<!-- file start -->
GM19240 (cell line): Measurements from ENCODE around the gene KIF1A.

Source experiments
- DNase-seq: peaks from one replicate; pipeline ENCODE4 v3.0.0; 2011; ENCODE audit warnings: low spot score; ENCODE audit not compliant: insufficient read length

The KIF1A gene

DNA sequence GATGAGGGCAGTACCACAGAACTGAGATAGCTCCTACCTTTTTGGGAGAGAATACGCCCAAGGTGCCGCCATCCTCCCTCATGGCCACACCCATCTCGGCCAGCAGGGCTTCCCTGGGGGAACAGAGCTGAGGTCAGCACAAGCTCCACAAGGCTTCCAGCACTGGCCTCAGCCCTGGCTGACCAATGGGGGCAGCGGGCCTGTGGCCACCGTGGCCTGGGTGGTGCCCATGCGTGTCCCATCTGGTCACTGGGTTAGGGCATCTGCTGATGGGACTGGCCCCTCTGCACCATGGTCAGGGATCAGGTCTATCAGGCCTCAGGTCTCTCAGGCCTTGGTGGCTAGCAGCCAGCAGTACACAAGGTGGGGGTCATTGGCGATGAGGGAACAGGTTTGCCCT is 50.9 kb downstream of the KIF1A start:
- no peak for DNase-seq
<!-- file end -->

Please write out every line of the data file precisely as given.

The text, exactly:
GM19240 (cell line): Measurements from ENCODE around the gene KIF1A.

Source experiments
- DNase-seq: peaks from one replicate; pipeline ENCODE4 v3.0.0; 2011; ENCODE audit warnings: low spot score; ENCODE audit not compliant: insufficient read length

The KIF1A gene

DNA sequence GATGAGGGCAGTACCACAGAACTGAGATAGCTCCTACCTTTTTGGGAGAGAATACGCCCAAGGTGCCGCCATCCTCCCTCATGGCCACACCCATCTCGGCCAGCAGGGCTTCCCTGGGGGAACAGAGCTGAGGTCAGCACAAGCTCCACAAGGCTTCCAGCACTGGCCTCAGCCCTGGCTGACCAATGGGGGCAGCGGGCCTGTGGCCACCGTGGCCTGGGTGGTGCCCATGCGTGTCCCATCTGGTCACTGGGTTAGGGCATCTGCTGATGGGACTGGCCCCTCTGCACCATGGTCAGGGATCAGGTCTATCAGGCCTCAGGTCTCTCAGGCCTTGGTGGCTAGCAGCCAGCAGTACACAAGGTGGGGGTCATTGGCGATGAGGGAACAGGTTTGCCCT is 50.9 kb downstream of the KIF1A start:
- no peak for DNase-seq